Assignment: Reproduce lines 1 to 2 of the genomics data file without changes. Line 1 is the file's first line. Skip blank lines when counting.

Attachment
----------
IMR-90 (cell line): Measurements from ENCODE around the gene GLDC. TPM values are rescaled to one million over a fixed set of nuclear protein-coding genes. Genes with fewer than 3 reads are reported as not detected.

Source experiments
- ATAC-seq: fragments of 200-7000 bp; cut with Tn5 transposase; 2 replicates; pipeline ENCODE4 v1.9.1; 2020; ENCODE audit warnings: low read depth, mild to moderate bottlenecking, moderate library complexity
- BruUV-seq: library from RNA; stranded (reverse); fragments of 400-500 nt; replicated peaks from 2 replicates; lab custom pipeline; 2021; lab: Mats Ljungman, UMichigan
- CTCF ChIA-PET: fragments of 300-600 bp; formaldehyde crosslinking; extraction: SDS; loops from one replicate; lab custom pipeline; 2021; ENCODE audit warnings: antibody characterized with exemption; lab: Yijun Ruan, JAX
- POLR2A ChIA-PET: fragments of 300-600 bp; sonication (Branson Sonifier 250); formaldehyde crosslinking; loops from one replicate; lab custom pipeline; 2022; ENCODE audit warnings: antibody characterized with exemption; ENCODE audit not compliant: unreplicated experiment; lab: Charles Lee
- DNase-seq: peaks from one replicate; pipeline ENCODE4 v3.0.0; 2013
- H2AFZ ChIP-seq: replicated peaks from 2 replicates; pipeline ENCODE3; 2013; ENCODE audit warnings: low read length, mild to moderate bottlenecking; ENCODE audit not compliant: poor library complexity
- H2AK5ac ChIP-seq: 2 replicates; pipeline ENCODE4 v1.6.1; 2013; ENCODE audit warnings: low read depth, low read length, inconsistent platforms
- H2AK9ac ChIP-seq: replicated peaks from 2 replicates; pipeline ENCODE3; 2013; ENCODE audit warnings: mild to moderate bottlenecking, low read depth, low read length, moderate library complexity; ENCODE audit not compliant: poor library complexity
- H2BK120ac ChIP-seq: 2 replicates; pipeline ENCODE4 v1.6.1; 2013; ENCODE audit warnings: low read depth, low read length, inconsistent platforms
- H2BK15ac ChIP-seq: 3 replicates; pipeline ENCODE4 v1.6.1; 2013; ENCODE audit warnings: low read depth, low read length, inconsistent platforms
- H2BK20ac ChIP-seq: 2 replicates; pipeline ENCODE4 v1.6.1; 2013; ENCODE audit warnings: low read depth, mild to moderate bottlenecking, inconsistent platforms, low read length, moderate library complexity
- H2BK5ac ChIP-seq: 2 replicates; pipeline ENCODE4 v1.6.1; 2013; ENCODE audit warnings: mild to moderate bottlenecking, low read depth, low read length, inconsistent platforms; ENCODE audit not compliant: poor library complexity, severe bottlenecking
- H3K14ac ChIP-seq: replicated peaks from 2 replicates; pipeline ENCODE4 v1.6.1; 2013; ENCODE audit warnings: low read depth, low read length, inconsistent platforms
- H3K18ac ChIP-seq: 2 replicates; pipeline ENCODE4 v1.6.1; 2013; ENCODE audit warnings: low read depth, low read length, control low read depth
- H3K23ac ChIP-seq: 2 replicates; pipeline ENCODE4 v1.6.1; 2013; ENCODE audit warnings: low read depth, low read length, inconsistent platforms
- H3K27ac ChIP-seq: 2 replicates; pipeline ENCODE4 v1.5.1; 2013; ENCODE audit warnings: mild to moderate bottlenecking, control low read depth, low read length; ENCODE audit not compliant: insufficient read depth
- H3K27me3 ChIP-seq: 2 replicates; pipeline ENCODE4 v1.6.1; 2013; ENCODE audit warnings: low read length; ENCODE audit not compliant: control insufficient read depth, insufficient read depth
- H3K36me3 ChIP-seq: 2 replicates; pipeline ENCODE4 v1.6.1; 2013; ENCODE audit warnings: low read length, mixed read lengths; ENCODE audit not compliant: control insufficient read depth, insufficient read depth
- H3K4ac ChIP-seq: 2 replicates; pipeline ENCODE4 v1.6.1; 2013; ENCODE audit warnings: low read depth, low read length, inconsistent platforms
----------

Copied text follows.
IMR-90 (cell line): Measurements from ENCODE around the gene GLDC. TPM values are rescaled to one million over a fixed set of nuclear protein-coding genes. Genes with fewer than 3 reads are reported as not detected.

Source experiments